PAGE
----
Back in 1992 working for Governor Clinton, much was made about how that campaign was trying to bypass traditional media, but the spin was always more than the reality.  In 2008, Kolowich was finally making real headway, producing entertaining shorts and posting them to the Web.  You had to be interested enough in Mitt Romney to go online and look for MittTV, but for those who made the effort, the videos offered a more expansive portrait of the candidate and his family than the networks or cable news would ever air.  It was only a matter of time, I thought, before such content was readily pushed directly to the handheld screens of the voting public.

Elsewhere on the trail, traditional reporting was also losing ground.  The most experienced reporters still worked for the major newspapers, but those newspapers were no longer the first place that readers went for information.  Even their Websites were being bypassed. You might end up at the same place, but getting there now included a trip though the sites of media news sites and aggregators that linked to all of the relevant reporting on a single subject from across the mainstream media landscape.  Case in point: when Senator Edward M. Kennedy died in August, 2009, the Washington Post offered a rich source of coverage, but it was easier to see the range of reporting by first visiting fivethirtyeight.com, Politico and, of course, Drudge, whose site offers the closest facsimile of the experience walking past a newspaper box of old.

It’s the ultimate media cliché that a picture is worth a thousand words, and it’s one that I’ve avoided addressing so far in the Story of Polioptics, but its enduring presence in our lexicon speaks to its truthfulness.  Online resources trace it, perhaps erroneously, to a Chinese proverb, but it may have come to prominence in an old advertising trade journal.  The December 8, 1921 issue of Printer’s Ink included an article by Fred R. Barnard entitled “One Look is Worth A Thousand Words” in which the author discussed promotions that adorned streetcars.  Even Napoleon Bonaparte said, “Un bon croquis vaut mieux qu’un long discours,” or “A good sketch is better than a long speech.”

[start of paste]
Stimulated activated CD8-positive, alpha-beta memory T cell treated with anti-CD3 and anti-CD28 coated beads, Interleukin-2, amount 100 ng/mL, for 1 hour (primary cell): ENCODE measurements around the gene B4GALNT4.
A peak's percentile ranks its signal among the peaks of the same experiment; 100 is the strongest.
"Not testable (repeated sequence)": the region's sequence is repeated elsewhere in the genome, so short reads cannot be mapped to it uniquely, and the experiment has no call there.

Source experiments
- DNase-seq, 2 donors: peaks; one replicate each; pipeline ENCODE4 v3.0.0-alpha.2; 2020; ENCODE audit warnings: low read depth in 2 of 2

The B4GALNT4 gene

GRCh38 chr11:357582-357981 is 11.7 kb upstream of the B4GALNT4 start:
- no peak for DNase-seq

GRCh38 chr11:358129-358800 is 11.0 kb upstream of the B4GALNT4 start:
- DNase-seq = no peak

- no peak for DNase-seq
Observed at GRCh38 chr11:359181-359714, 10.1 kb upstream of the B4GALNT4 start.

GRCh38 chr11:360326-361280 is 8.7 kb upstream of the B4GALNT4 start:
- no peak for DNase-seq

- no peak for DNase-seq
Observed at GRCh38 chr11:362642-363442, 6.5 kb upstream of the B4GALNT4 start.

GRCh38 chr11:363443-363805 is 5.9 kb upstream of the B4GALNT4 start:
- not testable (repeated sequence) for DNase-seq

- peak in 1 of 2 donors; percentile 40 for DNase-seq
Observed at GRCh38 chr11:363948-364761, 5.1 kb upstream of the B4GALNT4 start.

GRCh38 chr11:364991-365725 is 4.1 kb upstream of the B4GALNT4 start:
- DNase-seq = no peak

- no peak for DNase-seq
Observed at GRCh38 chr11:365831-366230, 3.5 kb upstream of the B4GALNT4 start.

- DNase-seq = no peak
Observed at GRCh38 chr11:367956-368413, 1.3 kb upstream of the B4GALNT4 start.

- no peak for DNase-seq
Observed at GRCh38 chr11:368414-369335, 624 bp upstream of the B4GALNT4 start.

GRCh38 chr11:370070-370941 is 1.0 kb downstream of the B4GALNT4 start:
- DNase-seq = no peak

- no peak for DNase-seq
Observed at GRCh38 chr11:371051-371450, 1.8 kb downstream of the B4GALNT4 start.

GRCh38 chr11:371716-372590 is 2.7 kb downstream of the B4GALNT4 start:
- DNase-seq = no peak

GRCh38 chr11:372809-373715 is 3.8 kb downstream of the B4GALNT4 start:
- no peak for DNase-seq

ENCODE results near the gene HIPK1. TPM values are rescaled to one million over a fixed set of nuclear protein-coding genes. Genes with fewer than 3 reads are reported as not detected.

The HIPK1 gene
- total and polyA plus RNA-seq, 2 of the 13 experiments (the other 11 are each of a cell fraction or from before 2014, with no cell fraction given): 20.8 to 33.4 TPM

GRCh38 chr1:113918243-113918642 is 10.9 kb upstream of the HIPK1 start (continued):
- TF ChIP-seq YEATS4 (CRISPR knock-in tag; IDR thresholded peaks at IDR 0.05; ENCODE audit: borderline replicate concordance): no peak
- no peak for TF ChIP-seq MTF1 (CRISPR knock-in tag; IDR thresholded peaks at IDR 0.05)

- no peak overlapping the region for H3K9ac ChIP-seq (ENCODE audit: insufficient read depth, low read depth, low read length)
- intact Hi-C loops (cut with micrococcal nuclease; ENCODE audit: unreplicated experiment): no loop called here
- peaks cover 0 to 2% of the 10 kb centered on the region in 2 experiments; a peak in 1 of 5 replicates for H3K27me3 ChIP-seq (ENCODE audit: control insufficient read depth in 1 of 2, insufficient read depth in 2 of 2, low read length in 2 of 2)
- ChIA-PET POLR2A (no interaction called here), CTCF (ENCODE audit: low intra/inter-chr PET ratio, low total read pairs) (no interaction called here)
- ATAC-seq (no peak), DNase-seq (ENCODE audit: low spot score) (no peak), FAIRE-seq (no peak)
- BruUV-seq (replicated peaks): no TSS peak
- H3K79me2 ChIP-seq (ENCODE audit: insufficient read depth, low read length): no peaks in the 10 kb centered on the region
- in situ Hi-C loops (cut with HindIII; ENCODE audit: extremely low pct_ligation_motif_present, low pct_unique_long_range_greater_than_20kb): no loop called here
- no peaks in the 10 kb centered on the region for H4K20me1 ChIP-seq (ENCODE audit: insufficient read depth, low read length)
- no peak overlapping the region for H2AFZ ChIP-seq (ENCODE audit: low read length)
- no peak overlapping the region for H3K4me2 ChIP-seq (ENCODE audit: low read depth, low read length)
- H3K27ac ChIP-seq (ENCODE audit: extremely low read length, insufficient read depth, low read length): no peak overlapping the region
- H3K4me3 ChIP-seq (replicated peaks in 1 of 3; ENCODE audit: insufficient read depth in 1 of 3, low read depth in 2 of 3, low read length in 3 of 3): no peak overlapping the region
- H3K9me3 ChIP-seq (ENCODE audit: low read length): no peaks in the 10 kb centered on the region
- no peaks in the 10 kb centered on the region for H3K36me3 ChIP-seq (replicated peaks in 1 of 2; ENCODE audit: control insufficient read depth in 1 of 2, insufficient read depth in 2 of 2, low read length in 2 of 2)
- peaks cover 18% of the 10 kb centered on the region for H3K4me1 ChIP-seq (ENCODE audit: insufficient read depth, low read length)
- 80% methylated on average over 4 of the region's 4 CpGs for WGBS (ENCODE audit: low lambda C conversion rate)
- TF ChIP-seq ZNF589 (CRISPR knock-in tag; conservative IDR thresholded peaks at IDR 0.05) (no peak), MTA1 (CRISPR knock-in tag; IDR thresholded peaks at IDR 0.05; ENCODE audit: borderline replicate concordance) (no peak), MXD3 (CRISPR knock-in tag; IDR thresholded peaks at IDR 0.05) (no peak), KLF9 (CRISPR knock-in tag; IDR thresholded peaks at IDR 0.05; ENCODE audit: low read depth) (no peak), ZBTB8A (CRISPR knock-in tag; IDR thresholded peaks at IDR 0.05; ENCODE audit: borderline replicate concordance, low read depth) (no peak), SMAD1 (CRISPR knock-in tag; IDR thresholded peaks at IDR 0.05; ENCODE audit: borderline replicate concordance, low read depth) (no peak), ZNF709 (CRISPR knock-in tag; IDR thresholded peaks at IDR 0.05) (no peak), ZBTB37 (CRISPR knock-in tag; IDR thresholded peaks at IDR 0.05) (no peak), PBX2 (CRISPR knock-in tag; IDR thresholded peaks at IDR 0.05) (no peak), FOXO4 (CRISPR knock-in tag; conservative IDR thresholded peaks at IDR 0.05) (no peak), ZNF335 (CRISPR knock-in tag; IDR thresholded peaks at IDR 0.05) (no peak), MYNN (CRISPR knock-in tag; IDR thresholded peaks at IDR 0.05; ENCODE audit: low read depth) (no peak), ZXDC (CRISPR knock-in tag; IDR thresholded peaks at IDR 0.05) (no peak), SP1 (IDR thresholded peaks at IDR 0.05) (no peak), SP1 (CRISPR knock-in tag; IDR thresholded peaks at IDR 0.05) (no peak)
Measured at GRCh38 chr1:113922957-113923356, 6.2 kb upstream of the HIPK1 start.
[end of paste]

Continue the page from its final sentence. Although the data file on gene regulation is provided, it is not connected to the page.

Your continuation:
Whatever its origin, the digital content chiefs of the modern presidential campaign have picked up on the idea, providing more content — in the form of videos, photo galleries and Flickr feeds — than newspapers had resources to gather or room to cover.  On the surface, the Obama Websites and mobile apps from 2008 provided an attractive portal to learn more information about, contribute to, and volunteer for the candidate.  Digging a little deeper beneath the surface, though, is a still-vibrant Obama Flickr photostream that, as of this writing, contains nearly 56,000 images, stretching from the present to the earliest days of the campaign in 2007.  Each one of them, in its own way, offers a front row look or a backstage view of Obama’s campaign shot by his staff, volunteers or sympathizers.  This volume of content was never available from newspapers or cable networks, and likely never will be, but it’s now out there for anyone to see.

This Bill Clinton-era concept of bypassing the traditional media only increased as the 2008 Obama Campaign gave way to the 2009 Obama White House and as BarackObama.com transitioned to WhiteHouse.gov.  In the effort to pass comprehensive health care reform legislation, the White House Website included new features with streaming video from White House aides or citizens designed, as the site said, to combat “a lot of misinformation being spread by defenders of the status quo.”

The experiments begun by Michael Kolowich and others in the 2008 campaign have now become a part of official government Websites.

Compare that to the White House site in Clinton’s day.  It’s like looking at Alexander Graham Bell’s contraption and putting it up against the Droid.

The use of video in politics was building toward this for a while.  It was clear where things were headed in December 2006 when Senator Obama deadpanned this introduction to a nationally-televised football game.

Perfect delivery.  Perfectly pitched.  Perfect production quality (including a dolly shot).  Nice musical score.  No journalistic filter.  The trend continued as Hillary and Obama launched their campaigns from their living rooms, spread virally to contributors. It was unprecedented, but soon became the standard.  Even Fred Thompson lent his considerable actor’s cadence to the mix.  Hillary went so far as to recruit Vince Curatola from The Sopranos to tease her campaign song.